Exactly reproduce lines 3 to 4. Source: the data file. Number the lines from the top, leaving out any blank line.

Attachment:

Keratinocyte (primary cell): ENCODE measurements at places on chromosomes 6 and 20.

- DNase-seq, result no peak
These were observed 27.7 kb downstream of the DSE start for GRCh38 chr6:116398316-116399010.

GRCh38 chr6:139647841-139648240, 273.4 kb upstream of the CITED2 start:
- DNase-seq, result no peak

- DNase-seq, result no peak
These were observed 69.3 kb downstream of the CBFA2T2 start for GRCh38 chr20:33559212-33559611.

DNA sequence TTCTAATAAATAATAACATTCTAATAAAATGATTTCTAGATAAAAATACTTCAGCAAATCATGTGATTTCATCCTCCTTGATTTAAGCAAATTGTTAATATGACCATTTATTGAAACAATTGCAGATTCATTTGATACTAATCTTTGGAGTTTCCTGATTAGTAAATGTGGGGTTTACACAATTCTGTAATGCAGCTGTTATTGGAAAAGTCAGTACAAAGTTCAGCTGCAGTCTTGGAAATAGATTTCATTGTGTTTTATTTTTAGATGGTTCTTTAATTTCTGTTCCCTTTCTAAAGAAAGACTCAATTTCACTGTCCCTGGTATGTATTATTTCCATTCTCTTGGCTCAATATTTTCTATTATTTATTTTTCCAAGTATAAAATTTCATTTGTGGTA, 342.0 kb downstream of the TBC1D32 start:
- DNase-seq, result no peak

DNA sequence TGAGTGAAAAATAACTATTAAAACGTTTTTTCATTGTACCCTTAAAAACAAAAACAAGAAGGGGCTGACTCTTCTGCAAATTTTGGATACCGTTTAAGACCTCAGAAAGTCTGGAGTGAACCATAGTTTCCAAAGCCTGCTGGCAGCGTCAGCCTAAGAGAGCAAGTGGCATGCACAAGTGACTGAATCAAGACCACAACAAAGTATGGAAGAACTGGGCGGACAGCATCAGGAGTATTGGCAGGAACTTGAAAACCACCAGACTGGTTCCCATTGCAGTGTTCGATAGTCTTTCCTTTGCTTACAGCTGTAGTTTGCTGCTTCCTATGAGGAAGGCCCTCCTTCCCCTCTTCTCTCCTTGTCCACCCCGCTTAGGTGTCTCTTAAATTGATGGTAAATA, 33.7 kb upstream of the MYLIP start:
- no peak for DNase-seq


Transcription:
These were observed 27.7 kb downstream of the DSE start for GRCh38 chr6:116398316-116399010.

GRCh38 chr6:139647841-139648240, 273.4 kb upstream of the CITED2 start: